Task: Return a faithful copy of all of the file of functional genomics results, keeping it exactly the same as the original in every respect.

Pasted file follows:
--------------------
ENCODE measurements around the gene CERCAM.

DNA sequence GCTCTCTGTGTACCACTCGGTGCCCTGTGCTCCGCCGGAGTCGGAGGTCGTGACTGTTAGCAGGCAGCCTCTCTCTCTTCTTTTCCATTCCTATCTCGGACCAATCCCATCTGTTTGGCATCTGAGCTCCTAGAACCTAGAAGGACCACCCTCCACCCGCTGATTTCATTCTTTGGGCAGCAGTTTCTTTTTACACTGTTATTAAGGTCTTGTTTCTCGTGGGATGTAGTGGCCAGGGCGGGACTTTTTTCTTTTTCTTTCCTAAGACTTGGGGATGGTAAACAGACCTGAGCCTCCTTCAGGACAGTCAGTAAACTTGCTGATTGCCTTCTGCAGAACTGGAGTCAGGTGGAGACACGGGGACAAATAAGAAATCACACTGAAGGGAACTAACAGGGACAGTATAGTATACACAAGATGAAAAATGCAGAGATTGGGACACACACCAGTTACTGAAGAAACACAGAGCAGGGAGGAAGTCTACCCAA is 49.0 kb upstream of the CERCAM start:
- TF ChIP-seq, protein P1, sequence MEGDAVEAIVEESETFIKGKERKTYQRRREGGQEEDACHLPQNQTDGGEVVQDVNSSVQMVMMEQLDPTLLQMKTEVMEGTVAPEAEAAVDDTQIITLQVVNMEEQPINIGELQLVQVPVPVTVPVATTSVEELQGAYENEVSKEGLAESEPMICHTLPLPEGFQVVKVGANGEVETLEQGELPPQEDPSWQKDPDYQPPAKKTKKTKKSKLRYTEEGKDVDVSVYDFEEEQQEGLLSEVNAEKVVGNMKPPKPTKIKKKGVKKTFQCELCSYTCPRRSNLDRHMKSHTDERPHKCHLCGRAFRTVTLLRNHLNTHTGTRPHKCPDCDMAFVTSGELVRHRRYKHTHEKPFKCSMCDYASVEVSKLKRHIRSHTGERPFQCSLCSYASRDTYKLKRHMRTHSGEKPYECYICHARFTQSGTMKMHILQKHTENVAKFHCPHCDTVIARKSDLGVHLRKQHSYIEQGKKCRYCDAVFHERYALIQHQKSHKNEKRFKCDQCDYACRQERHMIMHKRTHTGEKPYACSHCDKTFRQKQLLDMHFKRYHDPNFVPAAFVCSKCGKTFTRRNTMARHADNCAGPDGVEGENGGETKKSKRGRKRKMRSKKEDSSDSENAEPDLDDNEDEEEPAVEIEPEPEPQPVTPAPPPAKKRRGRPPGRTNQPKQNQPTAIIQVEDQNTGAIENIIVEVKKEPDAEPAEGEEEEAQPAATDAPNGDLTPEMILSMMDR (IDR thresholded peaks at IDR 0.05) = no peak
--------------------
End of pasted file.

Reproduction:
ENCODE measurements around the gene CERCAM.

DNA sequence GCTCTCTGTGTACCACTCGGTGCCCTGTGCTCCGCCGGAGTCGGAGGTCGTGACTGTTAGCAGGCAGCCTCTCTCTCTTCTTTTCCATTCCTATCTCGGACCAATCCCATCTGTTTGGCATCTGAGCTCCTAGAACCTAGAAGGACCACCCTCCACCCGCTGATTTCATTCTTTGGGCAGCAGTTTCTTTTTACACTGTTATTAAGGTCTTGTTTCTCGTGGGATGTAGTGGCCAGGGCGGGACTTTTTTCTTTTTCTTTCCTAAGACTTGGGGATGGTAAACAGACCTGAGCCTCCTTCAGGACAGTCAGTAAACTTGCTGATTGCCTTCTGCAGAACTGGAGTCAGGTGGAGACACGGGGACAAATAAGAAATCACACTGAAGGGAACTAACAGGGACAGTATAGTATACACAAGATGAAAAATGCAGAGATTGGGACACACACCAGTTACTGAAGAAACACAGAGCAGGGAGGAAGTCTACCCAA is 49.0 kb upstream of the CERCAM start:
- TF ChIP-seq, protein P1, sequence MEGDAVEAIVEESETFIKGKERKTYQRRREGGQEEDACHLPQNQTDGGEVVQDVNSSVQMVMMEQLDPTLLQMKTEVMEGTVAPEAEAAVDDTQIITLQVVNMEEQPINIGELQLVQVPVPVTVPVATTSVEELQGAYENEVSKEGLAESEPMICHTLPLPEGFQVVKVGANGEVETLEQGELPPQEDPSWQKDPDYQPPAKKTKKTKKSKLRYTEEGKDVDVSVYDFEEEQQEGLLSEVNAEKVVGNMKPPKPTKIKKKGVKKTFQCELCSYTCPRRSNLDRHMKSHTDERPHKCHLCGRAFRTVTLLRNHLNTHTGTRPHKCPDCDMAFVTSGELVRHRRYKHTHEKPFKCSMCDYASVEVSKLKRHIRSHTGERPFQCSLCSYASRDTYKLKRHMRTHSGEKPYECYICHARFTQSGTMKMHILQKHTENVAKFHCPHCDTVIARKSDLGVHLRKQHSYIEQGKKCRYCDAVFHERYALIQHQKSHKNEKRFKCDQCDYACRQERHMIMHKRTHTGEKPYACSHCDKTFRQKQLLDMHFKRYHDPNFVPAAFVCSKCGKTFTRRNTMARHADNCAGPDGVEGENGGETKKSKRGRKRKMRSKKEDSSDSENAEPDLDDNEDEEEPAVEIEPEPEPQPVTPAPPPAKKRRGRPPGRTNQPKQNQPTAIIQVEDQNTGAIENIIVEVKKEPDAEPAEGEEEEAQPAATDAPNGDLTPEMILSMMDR (IDR thresholded peaks at IDR 0.05) = no peak